Hussein v. Schriro et al

Filing 28

REPORT AND RECOMMENDATION - IT IS RECOMMENDED that Mr Hussein's 1 Petition for Writ of Habeas Corpus be denied and dismissed with prejudice. Signed by Magistrate Judge Mark E Aspey on 10/26/09. (SAT)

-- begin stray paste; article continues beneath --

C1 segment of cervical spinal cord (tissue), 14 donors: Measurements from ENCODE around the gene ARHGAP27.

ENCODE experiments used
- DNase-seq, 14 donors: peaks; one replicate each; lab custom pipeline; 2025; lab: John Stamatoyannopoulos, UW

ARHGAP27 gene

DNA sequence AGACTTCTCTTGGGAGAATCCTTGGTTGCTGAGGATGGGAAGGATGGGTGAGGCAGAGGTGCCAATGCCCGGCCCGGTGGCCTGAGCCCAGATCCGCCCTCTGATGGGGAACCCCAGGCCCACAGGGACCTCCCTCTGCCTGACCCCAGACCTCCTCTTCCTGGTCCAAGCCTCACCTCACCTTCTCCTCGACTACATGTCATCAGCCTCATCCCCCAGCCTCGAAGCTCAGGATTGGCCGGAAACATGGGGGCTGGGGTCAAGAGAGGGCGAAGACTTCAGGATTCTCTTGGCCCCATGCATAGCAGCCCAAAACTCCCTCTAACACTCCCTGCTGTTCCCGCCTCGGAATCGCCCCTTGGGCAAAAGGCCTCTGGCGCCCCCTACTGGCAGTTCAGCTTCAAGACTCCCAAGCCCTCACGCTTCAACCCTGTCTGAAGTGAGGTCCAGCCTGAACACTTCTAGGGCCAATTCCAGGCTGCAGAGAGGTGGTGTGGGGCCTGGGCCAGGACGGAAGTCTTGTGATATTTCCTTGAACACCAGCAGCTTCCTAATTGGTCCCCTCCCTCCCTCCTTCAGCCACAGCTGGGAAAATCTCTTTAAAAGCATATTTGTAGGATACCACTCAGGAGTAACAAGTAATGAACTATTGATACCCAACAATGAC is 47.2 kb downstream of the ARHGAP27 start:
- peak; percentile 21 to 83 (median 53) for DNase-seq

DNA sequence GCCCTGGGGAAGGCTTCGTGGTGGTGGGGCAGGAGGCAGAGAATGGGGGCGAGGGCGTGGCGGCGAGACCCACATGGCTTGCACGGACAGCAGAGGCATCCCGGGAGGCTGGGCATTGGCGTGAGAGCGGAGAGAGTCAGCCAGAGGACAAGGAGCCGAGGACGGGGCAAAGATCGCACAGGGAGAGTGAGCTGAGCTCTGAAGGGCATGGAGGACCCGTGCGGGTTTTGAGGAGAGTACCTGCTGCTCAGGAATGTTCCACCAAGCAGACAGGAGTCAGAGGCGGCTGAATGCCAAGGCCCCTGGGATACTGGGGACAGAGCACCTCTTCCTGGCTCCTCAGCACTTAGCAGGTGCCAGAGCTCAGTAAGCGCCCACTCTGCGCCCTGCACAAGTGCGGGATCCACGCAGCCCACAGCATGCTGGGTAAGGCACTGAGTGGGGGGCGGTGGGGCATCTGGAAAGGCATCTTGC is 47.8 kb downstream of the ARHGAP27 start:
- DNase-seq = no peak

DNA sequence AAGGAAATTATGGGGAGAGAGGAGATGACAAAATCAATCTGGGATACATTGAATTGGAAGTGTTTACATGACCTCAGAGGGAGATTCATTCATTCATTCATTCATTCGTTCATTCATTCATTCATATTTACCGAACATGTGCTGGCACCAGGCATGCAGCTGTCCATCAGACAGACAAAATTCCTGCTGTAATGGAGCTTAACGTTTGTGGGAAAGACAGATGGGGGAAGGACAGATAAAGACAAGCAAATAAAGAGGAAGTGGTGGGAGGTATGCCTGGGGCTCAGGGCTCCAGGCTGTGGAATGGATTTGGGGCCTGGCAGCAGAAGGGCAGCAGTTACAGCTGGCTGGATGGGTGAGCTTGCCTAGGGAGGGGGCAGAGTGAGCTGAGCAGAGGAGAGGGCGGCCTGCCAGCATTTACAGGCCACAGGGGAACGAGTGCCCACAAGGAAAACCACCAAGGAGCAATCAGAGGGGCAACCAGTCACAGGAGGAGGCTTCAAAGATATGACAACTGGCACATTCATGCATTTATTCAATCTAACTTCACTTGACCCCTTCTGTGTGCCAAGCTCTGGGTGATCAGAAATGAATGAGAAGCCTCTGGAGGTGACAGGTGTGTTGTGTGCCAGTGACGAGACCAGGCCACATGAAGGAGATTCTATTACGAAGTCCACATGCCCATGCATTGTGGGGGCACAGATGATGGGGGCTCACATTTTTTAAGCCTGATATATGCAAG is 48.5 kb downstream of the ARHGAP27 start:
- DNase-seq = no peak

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1 2 3 4 5 6 7 8 9 10 11 12 13 14 15 16 17 18 19 20 21 22 23 24 25 26 27 28 IN THE UNITED STATES DISTRICT COURT FOR THE DISTRICT OF ARIZONA ABO OBAIDA HUSSEIN, Petitioner, v. CHARLES L. RYAN and ARIZONA ATTORNEY GENERAL, Respondents. _______________________________ ) ) ) ) ) ) ) ) ) ) ) CIV 08-01839 PHX DGC (MEA) REPORT AND RECOMMENDATION TO THE HONORABLE DAVID G. CAMPBELL: On or about December 18, 2008, Petitioner filed a pro se petition seeking a writ of habeas corpus pursuant to 42 U.S.C. 2254. Respondents filed an Answer to Petition for Writ of Habeas Corpus ("Answer") (Docket No. 19) on May 15, 2009. Petitioner was granted three extensions of the time allowed to file a reply to the answer to his petition for habeas relief. On July 30, Petitioner was allowed until September 11, 2009, to file any traverse to the answer to the petition. Although not docketed until September 24, 2009, Petitioner's reply (Docket No. 27) to the answer to his petition for habeas relief was mailed September 11, 2009; accordingly, pursuant to the prison mailbox rule Petitioner's reply is timely filed. See Houston v. Lack, 487 U.S. 266, 271-72, 108 S. Ct. 2379, 2382-83 (1988); 1 2 3 4 5 6 7 8 9 10 11 12 13 14 15 16 17 18 19 20 21 22 23 24 25 26 27 28 Huizar v. Carey, 273 F.3d 1220, 1222 (9th Cir. 2001). I Procedural History An indictment issued by a Maricopa County grand jury charged Petitioner with four counts of sexual conduct with a minor. Answer, Exh. A. Id., Exh. A. Petitioner represented himself at his The jury found Petitioner guilty on Id., Exh. A. The jury trial. the four counts charged in the indictment. time of the crimes. Id., Exh. A. jury also found the victim was under the age of fifteen at the Petitioner was sentenced to a consecutive mitigated sentence of 13 years imprisonment on each count of conviction. Id., Exh. A. Petitioner took a direct appeal of his convictions and sentences and was appointed counsel to represent him in his direct appeal. Id., Exh. A. Petitioner's appointed counsel filed a brief averring to the Arizona Court of Appeals that he could find no legitimate issue to raise on Petitioner's behalf. Id., Exh. A. direct appeal. convictions January 10, and Petitioner did not file a pro se brief in his Id. at 3. sentences Id., in Exh. a memorandum A. decision then issued sought The Arizona Court of Appeals affirmed Petitioner's 2008. Petitioner translation assistance from the state Court of Appeals, which denied the request. motion for Id., Exh. B. of Petitioner did not file a decision affirming his reconsideration Id. at 3. the convictions and sentences nor did he seek review by the Arizona Supreme Court. Accordingly, the Arizona Court of Appeals issued the mandate affirming Petitioner's convictions -2- 1 2 3 4 5 6 7 8 9 10 11 12 13 14 15 16 17 18 19 20 21 22 23 24 25 26 27 28 and sentences on March 5, 2008. Id., Exh. C. Petitioner has not filed any action seeking state postconviction relief pursuant to Rule 32, Arizona Rules of Criminal Procedure. for The time for doing so has expired. habeas relief. Petitioner and contends his by in On October 6, 2008, Petitioner filed the pending action federal constitutional rights were violated because he was forced to choose were between self-representation and that evidence representation seized incompetent counsel. Petitioner also asserts his Miranda rights violated was improperly violation of his Fourth Amendment rights. right to due process of law. his convictions must be Petitioner also contends the state trial court made errors which violated his Additionally, Petitioner asserts because he was denied reversed translation services and access to competent counsel. II Analysis Petitioner failed to properly exhaust his claims in the state courts and he has not shown cause for, nor prejudice arising from his procedural default of the claims such that the Court may consider the merits of the claims. The District Court may only grant federal habeas relief on the merits of a claim which has been exhausted in the state courts. See O'Sullivan v. Boerckel, 526 U.S. 838, 842, 119 S. Ct. 1728, 1731 (1999); Coleman v. Thompson, 501 U.S. 722, 72930, 111 S. Ct. 2546, 2554-55 (1991); Smith v. Baldwin, 510 F.3d 1127, 1139 (9th Cir. 2007). habeas claim, the petitioner -3- To properly exhaust a federal must afford the state the 1 2 3 4 5 6 7 8 9 10 11 12 13 14 15 16 17 18 19 20 21 22 23 24 25 26 27 28 opportunity to rule upon the merits of the claim by "fairly presenting" the claim to the state's "highest" court in a procedurally correct manner. See, e.g., Castille v. Peoples, 489 U.S. 346, 351, 109 S. Ct. 1056, 1060 (1989); Rose v. Palmateer, 395 F.3d 1108, 1110 (9th Cir. 2005). The Ninth Circuit Court of Appeals has concluded that, in non-capital cases arising in Arizona, the "highest court" test of the exhaustion requirement is satisfied if the habeas petitioner presented his claim to the Arizona Court of Appeals, either on direct appeal or in a petition for post-conviction relief. 1999). (D. See Swoopes v. Sublett, 196 F.3d 1008, 1010 (9th Cir. See also Crowell v. Knowles, 483 F. Supp. 2d 925, 932 2007) a (providing claim a in thorough the discussion of a of what Ariz. constitutes the "highest court" in Arizona for purposes of exhausting habeas context conviction resulting in a non-capital sentence). A federal habeas petitioner has not exhausted a federal habeas claim if he still has the right to raise the claim "by any available procedure" in the state courts. 28 U.S.C. 2254(c) (1994 & Supp. 2008). Because the exhaustion requirement refers only to remedies still available to the petitioner at the time they file their action for federal habeas relief, it is satisfied if the petitioner is procedurally barred from pursuing their claim in the state courts. See Woodford v. Ngo, 548 U.S. 81, 92-93, 126 S. Ct. 2378, 2387 (2006); Castille, 489 U.S. at 351, 109 S. Ct. at 1060; Cook v. Schriro, 538 F.3d 1000, 1025-26 (9th Cir. 2008), cert. denied, 129 S. Ct. 1033 (2009). -4- If it is 1 2 3 4 5 6 7 8 9 10 11 12 13 14 15 16 17 18 19 20 21 22 23 24 25 26 27 28 clear the habeas petitioner's claim is procedurally barred pursuant to state law, the claim is exhausted by virtue of the petitioner's "procedural default" of the claim. Woodford, 548 U.S. at 92-93, 126 S. Ct. at 2387. See, e.g., Procedural default occurs when a petitioner has never presented a federal habeas claim in state court and is now barred from doing so by the state's procedural rules, including rules regarding waiver and the preclusion of claims. Cir. 1988). Because the Arizona Rules of Criminal Procedure regarding timeliness, waiver, and the preclusion of claims bar Petitioner from now returning to the state courts to exhaust any unexhausted federal habeas claims, Petitioner has exhausted, but procedurally defaulted, any claim not previously fairly presented to the Arizona courts. See Cook, 538 F. 3d at 1025See also See Castille, 489 U.S. at 351-52, 109 S. Ct. at 1060; Tacho v. Martinez, 862 F.2d 1376, 1378 (9th 26; Insyxiengmay v. Morgan, 403 F.3d 657, 665 (9th Cir. 2005); Beaty v. Stewart, 303 F.3d 975, 987 (9th Cir. 2002). Stewart v. Smith, 536 U.S. 856, 860, 122 S. Ct. 2578, 2581 (2002) (holding Arizona's state rules regarding the waiver and procedural default of claims raised in attacks on criminal convictions are adequate and independent state grounds for affirming a conviction and denying federal habeas relief on the grounds of a procedural bar); Ortiz v. Stewart, 149 F.3d 923, 931-32 (9th Cir. 1998). -5- 1 2 3 4 5 6 7 8 9 10 11 12 13 14 15 16 17 18 19 20 21 22 23 24 25 26 27 28 B. Cause and prejudice Federal habeas relief based on a procedurally defaulted claim may be granted if the petitioner can demonstrate cause and actual prejudice to excuse the petitioner's default of the claim. See House v. Bell, 547 U.S. 518, 535-36, 126 S. Ct. 2064, 2076 (2006); Dretke v. Haley, 541 U.S. 386, 392-93, 124 S. Ct. 1827, 1852 (2004). "Cause" is a legitimate excuse for the petitioner's procedural default of the claim and "prejudice" is actual harm resulting from the alleged constitutional violation. 538 F.3d at 1027. Ordinarily, cause to excuse a default exists if the petitioner can show that some objective factor external to the defense impeded counsel's efforts to comply with the State's procedural rule. Examples of sufficient causes include a showing that the factual or legal basis for a claim was not reasonably available to counsel, or that some interference by officials made compliance impracticable. Ineffective assistance of counsel may be cause to excuse a default only if the procedural default was the result of an independent constitutional violation. Put another way, so long as a defendant is represented by counsel whose performance is not constitutionally ineffective under the standard established in Strickland v. Washington, the federal courts discern no inequity in requiring him to bear the risk of attorney error that results in a procedural default. Id. (internal citations and quotations omitted). See also To Vickers v. Stewart, 144 F.3d 613, 617 (9th Cir. 1998); MartinezVillareal v. Lewis, 80 F.3d 1301, 1305 (9th Cir. 1996). constitutional error worked to -6- See Cook, establish prejudice, the petitioner must show that the alleged his actual and substantial 1 2 3 4 5 6 7 8 9 10 11 12 13 14 15 16 17 18 19 20 21 22 23 24 25 26 27 28 disadvantage, infecting his entire trial with constitutional violations. See Vickers, 144 F.3d at 617; Correll v. Stewart, The petitioner must would not have been 137 F.3d 1404, 1415-16 (9th Cir. 1998). there is a reasonable probability he prove that, "but for" the alleged constitutional violations, convicted of the same crimes. 1141 (8th Cir. 1999). See Manning v. Foster, 224 F.3d 1129, 1135-36 (9th Cir. 2000); Ivy v. Caspari, 173 F.3d 1136, Although both cause and prejudice must be shown to excuse a procedural default, the Court need not examine the existence of prejudice if the petitioner fails to establish cause. See Engle v. Isaac, 456 U.S. 107, 134 n.43, 102 S. Ct. C. Fundamental miscarriage of justice Review of the merits of a procedurally defaulted habeas claim is required if the petitioner demonstrates review of the merits of the claim is necessary to prevent a fundamental miscarriage of justice. See Dretke, 541 U.S. at 393, 124 S. Ct. at 1852; Schlup v. Delo, 513 U.S. 298, 316, 115 S. Ct. 851, 861 (1995); Murray v. Carrier, 477 U.S. 478, 485-86, 106 S. Ct. 2639, 2649 (1986). A fundamental miscarriage of justice occurs See Murray, only when a constitutional violation has probably resulted in the conviction of one who is factually innocent. 477 U.S. at 485-86, 106 S. Ct. at 2649; Thomas v. Goldsmith, 979 F.2d 746, 749 (9th Cir. 1992) (showing of factual innocence is necessary to trigger manifest injustice relief). To satisfy the "fundamental miscarriage of justice" standard, a petitioner must establish by clear and convincing evidence that no reasonable -7- 1558, 1575 n.43 (1982). 1 2 3 4 5 6 7 8 9 10 11 12 13 14 15 16 17 18 19 20 21 22 23 24 25 26 27 28 fact-finder could have found him guilty of the offenses charged. See Dretke, 541 U.S. at 393, 124 S. Ct. at 1852; Wildman v. Johnson, 261 F.3d 832, 842-43 (9th Cir. 2001). Petitioner failed to raise any claims in the Arizona Court of Appeals in his direct appeal. Petitioner did not Accordingly, pursue any state action for post-conviction relief pursuant to Rule 32, Arizona Rules of Criminal Procedure. claims in the state courts. Petitioner has failed to properly exhaust any federal habeas The time allowed for filing a state Therefore, action for post-conviction relief pursuant to Rule 32, Arizona Rules of Criminal Procedure, has now expired. defaulted. In reply to Respondents' answer to his petition, Petitioner notes he is a refugee from Sudan, whose language is Sudanese, and that he has no experience with the United States' criminal justice system. No. 27 at 2. Petitioner asserts the state trial Docket court denied his request to "withdraw second counsel." Petitioner's claims are technically exhausted but procedurally Petitioner alleges the state trial judge violated his constitutional right to due process of law. Petitioner also contends he was and is wrongfully denied transcripts of his criminal proceedings. With regard to his procedural default of his federal habeas claims, Petitioner contends his appellate counsel was ineffective and did not review all of the record in Petitioner's case. Id. at 3. Petitioner alleges he could not file a pro se brief in his appeal because he was denied an interpreter and a -8- 1 2 3 4 5 6 7 8 9 10 11 12 13 14 15 16 17 18 19 20 21 22 23 24 25 26 27 28 complete transcript of his criminal proceedings. Petitioner further maintains he could not file a state action pursuant to Rule 32, Arizona Rules of Criminal Procedure, because he was denied full transcripts and the services of an interpreter, and because he had no knowledge of this avenue of post-conviction relief. Id. at 6. Petitioner also argues that his state criminal proceedings violated his constitutional rights because he was denied a change of counsel, a speedy trial, a change of advisory counsel, "full record transcripts", "access to interpreter," and a hearing on his motion for a new trial. Petitioner has not shown cause and prejudice with regard to his procedural default of his federal habeas claims in the state courts. As stated supra, to satisfy the "cause and prejudice" test, Petitioner bears the burden of establishing that some "objective factor external to the defense impeded" his compliance with Arizona's procedural rules. 1058 (9th Cir. 2005). House, 547 U.S. at 535-36 126 S. Ct. at 2076; Moorman v. Schriro, 426 F.3d 1044, Petitioner's pro se status and ignorance See, e.g., Hughes v. Idaho 905, 908 (9th with Cir. the 1986). English of the law do not satisfy the cause standard for overcoming his procedural default of his claims. State Bd. of Corr., 800 F.2d Furthermore, Petitioner's unfamiliarity language is insufficient to establish cause to excuse his procedural default because such alleged unfamiliarity is not external to his defense. See, e.g., Bonilla v. Hurley, 370 F.3d -9- 1 2 3 4 5 6 7 8 9 10 11 12 13 14 15 16 17 18 19 20 21 22 23 24 25 26 27 28 494, 498 (6th Cir. 2004). Allegedly ineffective assistance of counsel does not establish cause for the failure to properly exhaust a habeas claim in the state court unless the specific Sixth Amendment claim alleged to provide the basis for cause was itself properly exhausted. "[a]ttorney procedural See Edwards v. Carpenter, 529 U.S. 446, 451, 120 S. Additionally, to excuse a was error does not constitute counsel's cause Ct. 1587, 1591 (2000); Tacho, 862 F.2d at 1381. default unless performance constitutionally deficient." (6th Cir. 2004). Deitz v. Money, 391 F.3d 804, 809 See also Coleman, 501 U.S. at 755, 111 S. Ct. at 2567 ("We reiterate that counsel's ineffectiveness will constitute cause only if it is an independent constitutional violation"). Even if Petitioner could show cause for his procedural default of his claims, Petitioner has not established prejudice arising from his default of his claims. Petitioner contends he was denied the effective assistance of trial counsel. Petitioner alleges his appointed inter alia, defense counsel did not investigate his case; Petitioner asserts the victim's father convinced his daughter to lie about Petitioner's guilt because the father seized and cashed Petitioner's paycheck. Id. at 16-17. Petitioner contends he repeatedly told his counsel that the victim and her parents were manufacturing the allegations against him and that Petitioner had evidence of these witnesses' dishonesty. 20. -10- Id. at 1 2 3 4 5 6 7 8 9 10 11 12 13 14 15 16 17 18 19 20 21 22 23 24 25 26 27 28 Petitioner contends both his first and his second appointed counsel encouraged him to accept a plea agreement based on the strength of the government's evidence but Petitioner refused because he was not guilty. Id. at 17 & 22. Petitioner contends the trial court erred by refusing to remove his second counsel when this attorney "pushed" him to accept a plea agreement. Id. at 22. Petitioner alleges his second counsel was ineffective for failing to interview the victim's parents and the investigating detective. The Magistrate Judge has thoroughly reviewed the record in this matter, including each document submitted by Petitioner in support of his claims. testimony and evidence Petitioner has not established The was offered against Petitioner prejudice arising from the alleged errors of counsel. comprehensive and the record reveals the trial court's and counsels' extensive efforts to accommodate Petitioner's concerns and his language difficulties. III Conclusion Petitioner has not shown cause for, nor prejudice arising from his procedural default of his federal habeas claims. Petitioner has not met his burden of establishing cause and prejudice, or that a fundamental miscarriage of justice will occur, if the Court does not consider the merits of his claims for relief. -11- 1 2 3 4 5 6 7 8 9 10 11 12 13 14 15 16 17 18 19 20 21 22 23 24 25 26 27 28 IT IS THEREFORE RECOMMENDED that Mr. Hussein's Petition for Writ of Habeas Corpus be denied and dismissed with prejudice. This recommendation is not an order that is immediately appealable to the Ninth Circuit Court of Appeals. Any notice of appeal pursuant to Rule 4(a)(1), Federal Rules of Appellate Procedure, should not be filed until entry of the district court's judgment. Pursuant to Rule 72(b), Federal Rules of Civil Procedure, the parties shall have ten (10) days from the date of service of a copy of this recommendation within which to file specific written objections with the Court. the objections. Thereafter, the parties have ten (10) days within which to file a response to Pursuant to Rule 7.2, Local Rules of Civil Procedure for the United States District Court for the District of Arizona, objections to the Report and Recommendation may not exceed seventeen (17) pages in length. Failure to timely file objections to any factual or legal determinations of the Magistrate Judge will be considered a waiver of a party's right to de novo appellate consideration of the issues. 1121 (9th objections to See United States v. Reyna-Tapia, 328 F.3d 1114, 2003) any (en banc). or legal Failure to timely of file the factual determinations Cir. Magistrate Judge will constitute a waiver of a party's right to appellate review of the findings of fact and conclusions of law in an order or judgment entered pursuant to the recommendation -12- 1 2 3 4 5 6 7 8 9 10 11 12 13 14 15 16 17 18 19 20 21 22 23 24 25 26 27 28 of the Magistrate Judge. DATED this 26th day of October, 2009. -13-